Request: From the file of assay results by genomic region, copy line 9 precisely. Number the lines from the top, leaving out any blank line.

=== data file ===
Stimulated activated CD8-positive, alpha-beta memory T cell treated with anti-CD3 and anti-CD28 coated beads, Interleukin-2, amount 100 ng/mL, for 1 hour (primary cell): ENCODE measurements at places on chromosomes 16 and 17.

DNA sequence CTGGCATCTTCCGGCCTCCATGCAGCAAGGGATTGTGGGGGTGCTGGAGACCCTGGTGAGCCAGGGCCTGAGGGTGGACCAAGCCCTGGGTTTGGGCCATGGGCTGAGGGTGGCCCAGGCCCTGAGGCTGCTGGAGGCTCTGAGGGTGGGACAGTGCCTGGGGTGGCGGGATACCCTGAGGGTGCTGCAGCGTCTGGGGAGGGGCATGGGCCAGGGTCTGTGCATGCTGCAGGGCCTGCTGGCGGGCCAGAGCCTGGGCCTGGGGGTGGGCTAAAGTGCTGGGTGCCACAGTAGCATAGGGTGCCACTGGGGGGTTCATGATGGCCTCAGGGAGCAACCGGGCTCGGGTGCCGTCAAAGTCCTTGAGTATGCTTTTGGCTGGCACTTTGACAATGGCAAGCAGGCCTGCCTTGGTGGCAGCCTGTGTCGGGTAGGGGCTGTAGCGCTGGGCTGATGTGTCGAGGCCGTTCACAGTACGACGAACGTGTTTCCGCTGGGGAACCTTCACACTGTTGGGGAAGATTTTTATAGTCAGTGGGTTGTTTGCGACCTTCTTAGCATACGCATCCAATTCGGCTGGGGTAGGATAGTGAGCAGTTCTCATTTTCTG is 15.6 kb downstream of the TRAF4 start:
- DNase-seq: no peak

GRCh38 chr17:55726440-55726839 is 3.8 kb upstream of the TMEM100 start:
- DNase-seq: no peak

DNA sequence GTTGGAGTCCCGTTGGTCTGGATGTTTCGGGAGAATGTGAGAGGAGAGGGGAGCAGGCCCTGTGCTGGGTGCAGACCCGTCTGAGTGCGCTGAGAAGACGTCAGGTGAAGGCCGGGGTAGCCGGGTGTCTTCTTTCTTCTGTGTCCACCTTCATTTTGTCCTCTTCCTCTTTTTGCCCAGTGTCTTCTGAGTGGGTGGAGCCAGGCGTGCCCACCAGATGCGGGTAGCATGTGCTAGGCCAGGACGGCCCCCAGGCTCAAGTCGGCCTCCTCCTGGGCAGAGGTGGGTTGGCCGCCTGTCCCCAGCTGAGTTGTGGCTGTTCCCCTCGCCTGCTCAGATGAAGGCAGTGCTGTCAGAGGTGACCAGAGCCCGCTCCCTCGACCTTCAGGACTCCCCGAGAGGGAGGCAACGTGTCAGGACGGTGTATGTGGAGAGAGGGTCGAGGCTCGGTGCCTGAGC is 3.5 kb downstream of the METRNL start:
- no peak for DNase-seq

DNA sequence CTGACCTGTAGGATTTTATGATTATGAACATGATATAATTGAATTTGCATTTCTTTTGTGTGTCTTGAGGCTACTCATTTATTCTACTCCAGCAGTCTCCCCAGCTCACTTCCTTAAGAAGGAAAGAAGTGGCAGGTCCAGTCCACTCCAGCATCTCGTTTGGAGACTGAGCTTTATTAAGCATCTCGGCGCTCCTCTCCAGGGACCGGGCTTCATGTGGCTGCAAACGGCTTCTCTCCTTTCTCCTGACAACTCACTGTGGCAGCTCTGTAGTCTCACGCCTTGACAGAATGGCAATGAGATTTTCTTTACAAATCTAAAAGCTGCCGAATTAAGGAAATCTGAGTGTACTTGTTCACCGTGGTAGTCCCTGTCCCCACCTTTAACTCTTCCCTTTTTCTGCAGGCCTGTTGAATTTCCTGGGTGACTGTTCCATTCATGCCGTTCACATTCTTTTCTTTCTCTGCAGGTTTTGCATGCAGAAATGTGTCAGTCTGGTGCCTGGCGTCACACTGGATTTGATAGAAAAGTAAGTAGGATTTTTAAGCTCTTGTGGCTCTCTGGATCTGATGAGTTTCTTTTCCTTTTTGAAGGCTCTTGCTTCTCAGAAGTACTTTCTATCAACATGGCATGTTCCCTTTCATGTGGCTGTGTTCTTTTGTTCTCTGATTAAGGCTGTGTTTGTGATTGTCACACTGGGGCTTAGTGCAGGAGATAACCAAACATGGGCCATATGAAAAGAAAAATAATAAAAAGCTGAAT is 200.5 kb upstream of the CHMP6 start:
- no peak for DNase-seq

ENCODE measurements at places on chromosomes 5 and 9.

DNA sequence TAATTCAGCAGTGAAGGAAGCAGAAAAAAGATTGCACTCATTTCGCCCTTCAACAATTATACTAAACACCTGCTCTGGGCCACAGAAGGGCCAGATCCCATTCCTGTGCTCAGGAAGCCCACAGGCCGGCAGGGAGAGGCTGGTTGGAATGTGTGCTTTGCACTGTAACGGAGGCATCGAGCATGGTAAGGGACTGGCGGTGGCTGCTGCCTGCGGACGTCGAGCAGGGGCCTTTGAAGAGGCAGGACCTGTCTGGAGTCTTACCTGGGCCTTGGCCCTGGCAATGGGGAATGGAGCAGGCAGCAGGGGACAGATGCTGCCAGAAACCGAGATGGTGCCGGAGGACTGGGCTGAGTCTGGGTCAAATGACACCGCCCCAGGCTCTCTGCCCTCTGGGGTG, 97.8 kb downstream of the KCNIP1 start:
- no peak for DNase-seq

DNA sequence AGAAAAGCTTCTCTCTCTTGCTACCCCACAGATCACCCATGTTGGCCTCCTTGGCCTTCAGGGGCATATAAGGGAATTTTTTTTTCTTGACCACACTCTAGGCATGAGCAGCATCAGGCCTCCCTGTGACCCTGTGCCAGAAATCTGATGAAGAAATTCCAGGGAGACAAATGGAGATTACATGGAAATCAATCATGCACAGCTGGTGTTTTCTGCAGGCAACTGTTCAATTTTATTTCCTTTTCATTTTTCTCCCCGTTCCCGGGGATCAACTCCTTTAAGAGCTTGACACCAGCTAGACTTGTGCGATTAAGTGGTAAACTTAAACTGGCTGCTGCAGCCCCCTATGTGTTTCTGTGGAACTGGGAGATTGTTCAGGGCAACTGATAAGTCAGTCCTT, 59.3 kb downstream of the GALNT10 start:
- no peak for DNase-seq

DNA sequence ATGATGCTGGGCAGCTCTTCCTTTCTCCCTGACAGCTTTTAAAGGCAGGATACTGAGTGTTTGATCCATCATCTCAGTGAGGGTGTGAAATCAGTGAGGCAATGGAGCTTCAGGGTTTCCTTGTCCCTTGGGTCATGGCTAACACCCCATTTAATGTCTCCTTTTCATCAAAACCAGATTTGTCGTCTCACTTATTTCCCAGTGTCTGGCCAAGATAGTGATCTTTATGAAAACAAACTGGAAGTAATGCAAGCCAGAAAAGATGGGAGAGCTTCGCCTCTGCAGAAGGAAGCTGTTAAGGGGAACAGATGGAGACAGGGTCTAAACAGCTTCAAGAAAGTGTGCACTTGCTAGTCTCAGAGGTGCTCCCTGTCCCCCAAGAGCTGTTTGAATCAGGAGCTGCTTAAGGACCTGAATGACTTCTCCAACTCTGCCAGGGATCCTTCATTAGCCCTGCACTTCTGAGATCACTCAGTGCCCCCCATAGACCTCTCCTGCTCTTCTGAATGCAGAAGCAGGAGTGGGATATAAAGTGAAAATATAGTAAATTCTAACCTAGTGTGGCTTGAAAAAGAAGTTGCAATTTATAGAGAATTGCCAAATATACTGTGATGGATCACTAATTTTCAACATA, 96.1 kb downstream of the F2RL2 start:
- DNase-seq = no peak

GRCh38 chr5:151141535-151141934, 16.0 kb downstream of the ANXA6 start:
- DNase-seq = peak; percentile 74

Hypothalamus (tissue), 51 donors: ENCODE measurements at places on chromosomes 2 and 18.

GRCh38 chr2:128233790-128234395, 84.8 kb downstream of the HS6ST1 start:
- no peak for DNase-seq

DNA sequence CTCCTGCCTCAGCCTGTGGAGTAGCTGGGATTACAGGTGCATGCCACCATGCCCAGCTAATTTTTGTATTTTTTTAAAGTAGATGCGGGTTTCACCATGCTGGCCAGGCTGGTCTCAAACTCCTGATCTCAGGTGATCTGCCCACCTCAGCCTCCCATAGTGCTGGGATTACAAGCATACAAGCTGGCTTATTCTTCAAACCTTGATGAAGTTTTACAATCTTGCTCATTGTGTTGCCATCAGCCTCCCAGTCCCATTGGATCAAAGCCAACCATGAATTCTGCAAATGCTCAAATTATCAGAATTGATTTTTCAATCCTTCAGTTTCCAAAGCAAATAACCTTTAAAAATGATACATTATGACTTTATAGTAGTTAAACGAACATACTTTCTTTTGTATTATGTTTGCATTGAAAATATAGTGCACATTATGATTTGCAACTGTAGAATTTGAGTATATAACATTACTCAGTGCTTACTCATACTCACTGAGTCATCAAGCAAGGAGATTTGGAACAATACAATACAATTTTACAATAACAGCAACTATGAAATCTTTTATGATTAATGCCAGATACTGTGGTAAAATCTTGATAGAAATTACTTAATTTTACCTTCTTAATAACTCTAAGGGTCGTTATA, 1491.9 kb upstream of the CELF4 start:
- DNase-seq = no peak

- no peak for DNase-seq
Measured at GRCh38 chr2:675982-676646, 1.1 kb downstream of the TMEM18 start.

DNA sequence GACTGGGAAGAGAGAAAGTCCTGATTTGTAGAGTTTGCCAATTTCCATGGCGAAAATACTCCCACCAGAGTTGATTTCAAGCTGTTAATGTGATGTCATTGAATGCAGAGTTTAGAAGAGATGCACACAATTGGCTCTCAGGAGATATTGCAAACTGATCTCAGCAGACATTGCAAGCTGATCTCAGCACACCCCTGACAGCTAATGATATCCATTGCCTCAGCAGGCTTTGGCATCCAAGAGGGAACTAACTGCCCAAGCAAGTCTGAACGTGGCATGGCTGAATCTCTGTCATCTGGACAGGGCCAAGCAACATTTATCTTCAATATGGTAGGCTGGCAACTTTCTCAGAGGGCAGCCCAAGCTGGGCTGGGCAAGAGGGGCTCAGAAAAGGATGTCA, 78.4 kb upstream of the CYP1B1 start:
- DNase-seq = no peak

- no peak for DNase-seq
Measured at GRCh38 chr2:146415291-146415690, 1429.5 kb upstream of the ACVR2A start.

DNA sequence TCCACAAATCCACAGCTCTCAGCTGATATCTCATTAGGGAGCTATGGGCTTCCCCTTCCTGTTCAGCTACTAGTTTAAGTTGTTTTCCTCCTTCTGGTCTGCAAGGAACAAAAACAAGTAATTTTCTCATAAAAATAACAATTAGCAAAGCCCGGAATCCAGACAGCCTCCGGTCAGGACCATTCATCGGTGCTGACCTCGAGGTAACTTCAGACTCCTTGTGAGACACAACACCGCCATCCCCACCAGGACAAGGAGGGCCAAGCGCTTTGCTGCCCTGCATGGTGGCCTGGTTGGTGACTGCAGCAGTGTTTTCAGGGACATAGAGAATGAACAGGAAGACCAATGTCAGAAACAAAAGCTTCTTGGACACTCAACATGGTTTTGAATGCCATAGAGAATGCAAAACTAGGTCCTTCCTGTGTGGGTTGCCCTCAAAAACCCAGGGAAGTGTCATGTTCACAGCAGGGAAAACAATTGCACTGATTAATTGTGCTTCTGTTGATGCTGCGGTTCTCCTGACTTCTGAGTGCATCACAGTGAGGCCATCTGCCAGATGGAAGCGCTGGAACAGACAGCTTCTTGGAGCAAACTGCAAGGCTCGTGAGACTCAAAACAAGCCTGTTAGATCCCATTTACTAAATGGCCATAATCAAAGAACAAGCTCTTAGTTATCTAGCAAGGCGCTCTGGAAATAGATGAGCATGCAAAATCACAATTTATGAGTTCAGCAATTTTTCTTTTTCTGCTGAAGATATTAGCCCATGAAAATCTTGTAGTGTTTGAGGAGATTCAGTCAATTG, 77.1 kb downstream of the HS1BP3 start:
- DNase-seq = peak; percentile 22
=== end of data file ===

- no peak for DNase-seq